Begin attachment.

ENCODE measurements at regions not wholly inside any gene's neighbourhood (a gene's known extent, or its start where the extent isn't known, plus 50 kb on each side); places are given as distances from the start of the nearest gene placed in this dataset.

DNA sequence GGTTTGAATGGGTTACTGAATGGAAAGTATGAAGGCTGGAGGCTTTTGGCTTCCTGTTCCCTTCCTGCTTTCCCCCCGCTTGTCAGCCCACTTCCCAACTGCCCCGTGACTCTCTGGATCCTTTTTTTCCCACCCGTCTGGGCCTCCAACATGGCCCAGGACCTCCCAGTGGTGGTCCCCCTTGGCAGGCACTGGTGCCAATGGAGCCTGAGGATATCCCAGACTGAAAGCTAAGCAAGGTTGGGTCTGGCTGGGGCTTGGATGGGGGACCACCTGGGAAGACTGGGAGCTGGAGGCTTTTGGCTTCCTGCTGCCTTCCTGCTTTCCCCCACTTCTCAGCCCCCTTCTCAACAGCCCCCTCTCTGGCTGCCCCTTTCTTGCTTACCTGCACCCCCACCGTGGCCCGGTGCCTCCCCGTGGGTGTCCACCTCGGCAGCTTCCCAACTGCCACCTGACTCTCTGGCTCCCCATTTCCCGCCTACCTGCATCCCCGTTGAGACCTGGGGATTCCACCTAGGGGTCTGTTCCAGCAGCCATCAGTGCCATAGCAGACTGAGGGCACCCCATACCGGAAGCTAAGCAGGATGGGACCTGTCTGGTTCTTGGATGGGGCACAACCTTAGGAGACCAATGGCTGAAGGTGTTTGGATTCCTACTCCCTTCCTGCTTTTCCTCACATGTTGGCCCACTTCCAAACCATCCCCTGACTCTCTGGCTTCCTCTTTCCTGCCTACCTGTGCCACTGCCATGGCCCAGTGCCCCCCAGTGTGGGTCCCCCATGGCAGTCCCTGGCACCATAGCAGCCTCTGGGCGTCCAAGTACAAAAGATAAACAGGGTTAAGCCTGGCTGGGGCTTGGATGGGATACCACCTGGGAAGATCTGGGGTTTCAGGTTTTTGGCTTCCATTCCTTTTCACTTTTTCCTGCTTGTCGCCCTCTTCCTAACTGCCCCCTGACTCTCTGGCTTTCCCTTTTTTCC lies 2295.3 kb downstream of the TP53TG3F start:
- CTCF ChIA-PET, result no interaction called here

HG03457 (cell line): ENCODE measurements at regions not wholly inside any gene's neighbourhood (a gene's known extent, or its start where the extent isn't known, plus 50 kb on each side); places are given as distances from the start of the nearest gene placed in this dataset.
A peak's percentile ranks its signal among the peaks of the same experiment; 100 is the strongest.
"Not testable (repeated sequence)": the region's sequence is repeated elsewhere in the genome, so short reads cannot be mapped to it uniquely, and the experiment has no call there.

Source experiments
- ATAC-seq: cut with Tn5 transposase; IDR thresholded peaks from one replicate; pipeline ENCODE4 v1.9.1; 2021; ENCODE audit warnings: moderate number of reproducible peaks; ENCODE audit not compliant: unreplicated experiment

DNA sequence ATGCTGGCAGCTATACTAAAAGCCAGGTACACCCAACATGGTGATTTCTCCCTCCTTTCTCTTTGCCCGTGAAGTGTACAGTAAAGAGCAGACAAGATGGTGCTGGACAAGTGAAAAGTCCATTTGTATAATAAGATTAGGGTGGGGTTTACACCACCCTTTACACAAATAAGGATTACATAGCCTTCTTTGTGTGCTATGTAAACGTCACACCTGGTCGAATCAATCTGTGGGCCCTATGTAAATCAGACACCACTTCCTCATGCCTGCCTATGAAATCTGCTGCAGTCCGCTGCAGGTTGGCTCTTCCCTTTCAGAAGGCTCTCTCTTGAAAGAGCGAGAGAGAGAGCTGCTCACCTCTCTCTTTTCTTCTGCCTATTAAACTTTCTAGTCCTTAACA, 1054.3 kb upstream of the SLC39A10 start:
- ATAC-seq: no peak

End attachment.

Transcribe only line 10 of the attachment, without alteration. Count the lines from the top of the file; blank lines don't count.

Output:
- ATAC-seq: no peak